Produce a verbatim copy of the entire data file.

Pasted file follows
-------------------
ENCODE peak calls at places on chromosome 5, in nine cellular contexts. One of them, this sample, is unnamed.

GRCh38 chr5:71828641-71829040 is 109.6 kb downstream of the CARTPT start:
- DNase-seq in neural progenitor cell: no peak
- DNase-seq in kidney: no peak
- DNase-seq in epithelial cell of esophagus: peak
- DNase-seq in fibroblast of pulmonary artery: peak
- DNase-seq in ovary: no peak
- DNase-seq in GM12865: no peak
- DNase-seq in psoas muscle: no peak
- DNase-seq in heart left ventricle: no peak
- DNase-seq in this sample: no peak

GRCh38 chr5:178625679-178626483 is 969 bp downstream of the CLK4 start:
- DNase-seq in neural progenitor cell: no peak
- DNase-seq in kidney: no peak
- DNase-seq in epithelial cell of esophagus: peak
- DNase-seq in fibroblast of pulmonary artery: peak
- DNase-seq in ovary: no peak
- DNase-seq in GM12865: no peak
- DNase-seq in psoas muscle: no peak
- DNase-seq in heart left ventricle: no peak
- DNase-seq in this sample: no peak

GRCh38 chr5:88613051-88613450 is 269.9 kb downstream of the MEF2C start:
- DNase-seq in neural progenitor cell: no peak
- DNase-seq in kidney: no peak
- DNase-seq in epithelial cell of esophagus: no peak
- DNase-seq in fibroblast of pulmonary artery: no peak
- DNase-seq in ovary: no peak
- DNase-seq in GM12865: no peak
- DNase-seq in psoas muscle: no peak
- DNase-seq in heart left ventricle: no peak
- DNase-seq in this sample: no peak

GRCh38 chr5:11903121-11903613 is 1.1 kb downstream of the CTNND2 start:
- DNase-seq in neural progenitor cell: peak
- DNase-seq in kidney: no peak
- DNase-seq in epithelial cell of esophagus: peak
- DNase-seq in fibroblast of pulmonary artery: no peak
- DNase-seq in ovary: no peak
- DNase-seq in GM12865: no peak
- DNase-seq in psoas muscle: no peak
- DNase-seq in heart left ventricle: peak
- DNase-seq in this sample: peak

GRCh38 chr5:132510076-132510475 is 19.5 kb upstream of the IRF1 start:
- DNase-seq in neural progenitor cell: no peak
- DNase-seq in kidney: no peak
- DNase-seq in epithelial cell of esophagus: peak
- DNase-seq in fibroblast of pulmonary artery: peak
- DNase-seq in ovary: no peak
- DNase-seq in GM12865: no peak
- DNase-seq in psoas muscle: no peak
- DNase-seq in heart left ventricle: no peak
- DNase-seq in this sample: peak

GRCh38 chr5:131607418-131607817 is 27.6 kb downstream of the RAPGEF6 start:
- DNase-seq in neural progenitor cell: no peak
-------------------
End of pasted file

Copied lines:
ENCODE peak calls at places on chromosome 5, in nine cellular contexts. One of them, this sample, is unnamed.

GRCh38 chr5:71828641-71829040 is 109.6 kb downstream of the CARTPT start:
- DNase-seq in neural progenitor cell: no peak
- DNase-seq in kidney: no peak
- DNase-seq in epithelial cell of esophagus: peak
- DNase-seq in fibroblast of pulmonary artery: peak
- DNase-seq in ovary: no peak
- DNase-seq in GM12865: no peak
- DNase-seq in psoas muscle: no peak
- DNase-seq in heart left ventricle: no peak
- DNase-seq in this sample: no peak

GRCh38 chr5:178625679-178626483 is 969 bp downstream of the CLK4 start:
- DNase-seq in neural progenitor cell: no peak
- DNase-seq in kidney: no peak
- DNase-seq in epithelial cell of esophagus: peak
- DNase-seq in fibroblast of pulmonary artery: peak
- DNase-seq in ovary: no peak
- DNase-seq in GM12865: no peak
- DNase-seq in psoas muscle: no peak
- DNase-seq in heart left ventricle: no peak
- DNase-seq in this sample: no peak

GRCh38 chr5:88613051-88613450 is 269.9 kb downstream of the MEF2C start:
- DNase-seq in neural progenitor cell: no peak
- DNase-seq in kidney: no peak
- DNase-seq in epithelial cell of esophagus: no peak
- DNase-seq in fibroblast of pulmonary artery: no peak
- DNase-seq in ovary: no peak
- DNase-seq in GM12865: no peak
- DNase-seq in psoas muscle: no peak
- DNase-seq in heart left ventricle: no peak
- DNase-seq in this sample: no peak

GRCh38 chr5:11903121-11903613 is 1.1 kb downstream of the CTNND2 start:
- DNase-seq in neural progenitor cell: peak
- DNase-seq in kidney: no peak
- DNase-seq in epithelial cell of esophagus: peak
- DNase-seq in fibroblast of pulmonary artery: no peak
- DNase-seq in ovary: no peak
- DNase-seq in GM12865: no peak
- DNase-seq in psoas muscle: no peak
- DNase-seq in heart left ventricle: peak
- DNase-seq in this sample: peak

GRCh38 chr5:132510076-132510475 is 19.5 kb upstream of the IRF1 start:
- DNase-seq in neural progenitor cell: no peak
- DNase-seq in kidney: no peak
- DNase-seq in epithelial cell of esophagus: peak
- DNase-seq in fibroblast of pulmonary artery: peak
- DNase-seq in ovary: no peak
- DNase-seq in GM12865: no peak
- DNase-seq in psoas muscle: no peak
- DNase-seq in heart left ventricle: no peak
- DNase-seq in this sample: peak

GRCh38 chr5:131607418-131607817 is 27.6 kb downstream of the RAPGEF6 start:
- DNase-seq in neural progenitor cell: no peak